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A Species In Denial—Introduction
Page 35 of
Print Edition Plato’s ‘cave’ allegory for life in denial
The great writers mentioned earlier were brave enough to refer to the agony of the dilemma of the human condition, but it was the Greek philosopher Plato who described more clearly than anyone else, albeit allegorically, the whole situation associated with the human condition. This astonishing description, which employed the allegory of a cave, appeared in Plato’s great work, The Republic, which he wrote in about 360 .
Considering how penetrating Plato’s description of the human condition is, a much more detailed analysis will be presented in the first essay of this book, Deciphering Plato’s Cave Allegory—And in the Process Explaining How The Human Condition is Resolved. For the purposes of this Introduction, a brief interpretation is sufficient.
Since the full version of Plato’s allegory goes for eight pages, the following summary from the 1996 Encarta Encyclopedia offers a succinct description: ‘The myth of the cave describes individuals chained deep within the recesses of a cave. Bound so that vision is restricted, they cannot see one another. The only thing visible is the wall of the cave upon which appear shadows cast by models or statues of animals and objects that are passed before a brightly burning fire. Breaking free, one of the individuals escapes from the cave into the light of day. With the aid of the sun, that person sees for the first time the real world and returns to the cave with the message that the only things they have seen heretofore are shadows and appearances and that the real world awaits them if they are willing to struggle free of their bonds. The shadowy environment of the cave symbolizes for Plato the physical world of appearances. Escape into the sun-filled setting outside the cave symbolizes the transition to the real world, the world of full and perfect being, the world of Forms, which is the proper object of knowledge.’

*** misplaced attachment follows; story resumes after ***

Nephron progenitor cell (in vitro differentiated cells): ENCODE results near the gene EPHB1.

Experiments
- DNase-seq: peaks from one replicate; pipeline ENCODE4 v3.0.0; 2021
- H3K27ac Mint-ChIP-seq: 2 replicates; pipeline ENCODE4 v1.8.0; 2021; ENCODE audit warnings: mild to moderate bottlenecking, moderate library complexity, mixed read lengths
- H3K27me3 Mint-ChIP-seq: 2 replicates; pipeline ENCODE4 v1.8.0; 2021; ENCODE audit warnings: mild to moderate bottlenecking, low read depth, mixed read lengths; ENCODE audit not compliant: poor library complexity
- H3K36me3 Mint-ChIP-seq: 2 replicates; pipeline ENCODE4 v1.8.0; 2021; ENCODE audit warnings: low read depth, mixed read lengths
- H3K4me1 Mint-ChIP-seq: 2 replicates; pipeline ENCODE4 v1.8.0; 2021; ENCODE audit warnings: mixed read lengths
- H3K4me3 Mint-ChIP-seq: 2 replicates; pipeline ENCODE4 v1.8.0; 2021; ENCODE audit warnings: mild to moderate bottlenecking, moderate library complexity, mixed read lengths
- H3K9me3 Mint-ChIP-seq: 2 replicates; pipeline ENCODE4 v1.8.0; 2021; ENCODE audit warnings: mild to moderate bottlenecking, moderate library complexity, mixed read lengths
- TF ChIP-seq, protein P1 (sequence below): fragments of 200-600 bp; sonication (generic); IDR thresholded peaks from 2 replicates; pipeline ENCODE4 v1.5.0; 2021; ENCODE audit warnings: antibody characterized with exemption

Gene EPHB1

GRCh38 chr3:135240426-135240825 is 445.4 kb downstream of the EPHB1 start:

Plato’s parable says that between the natural, radiant, all-visible, sunlit world and humans’ ‘cave’ existence stands a ‘brightly burning fire’ that prevents them from leaving the cave. In the full text of the allegory in The Republic, Plato says that ‘the light of the fire in the prison [cave] corresponds to the power of the sun’ (Plato The Republic, tr. H.D.P. Lee, 1955, p.282 of 405). What the ‘sun’, and its Earthly representation, the ‘brightly burning fire’, represent is the condemning cooperative ideals of life, the ideals that bring the depressing issue of the human condition Page 36 of
Print Edition into focus—the question of why are humans competitive, aggressive and selfish when the ideals are to be cooperative, loving and selfless. The ‘sun/fire’ represents the confronting glare of the ideals and the burning heat of the issue of the human condition that those ideals bring into focus, the issue that humans have had to live in denial of, the issue that has forced humans to, metaphorically speaking, hide in a dark ‘cave’.
So intense was ‘the power’ of the ‘sun/fire’ to condemn and depress humans that they could not face it, let alone approach it, and they were so held in bondage by the unconfrontable issue of the human condition, so ‘chained’ up, as even to be estranged—alienated—from each other. As the Encarta summary translated it, they ‘cannot see one another.’ (It is worth recalling that, like Plato, Alan Paton described humans as living in ‘the bondage of fear’ of the issue of the human condition.)
Also, because the human condition is the crux issue before us as a species, living in denial of it meant humans were living an extremely fraudulent, artificial and superficial existence, they were living in a world that wasn’t ‘real’, a world of delusion and illusion. Plato’s ‘shadows’ on the back wall of the cave symbolise this world of illusions that humans have been living in. In the full text of the allegory in The Republic, Plato says that, ‘if he [a prisoner in the cave] were made to look directly at the light of the fire, it would hurt his eyes and he would turn back’ (Plato The Republic, tr. H.D.P. Lee, 1955, p.280 of 405). The prisoner had to face away from the fire and could only look at the shadows cast by the real world on the back wall of the cave.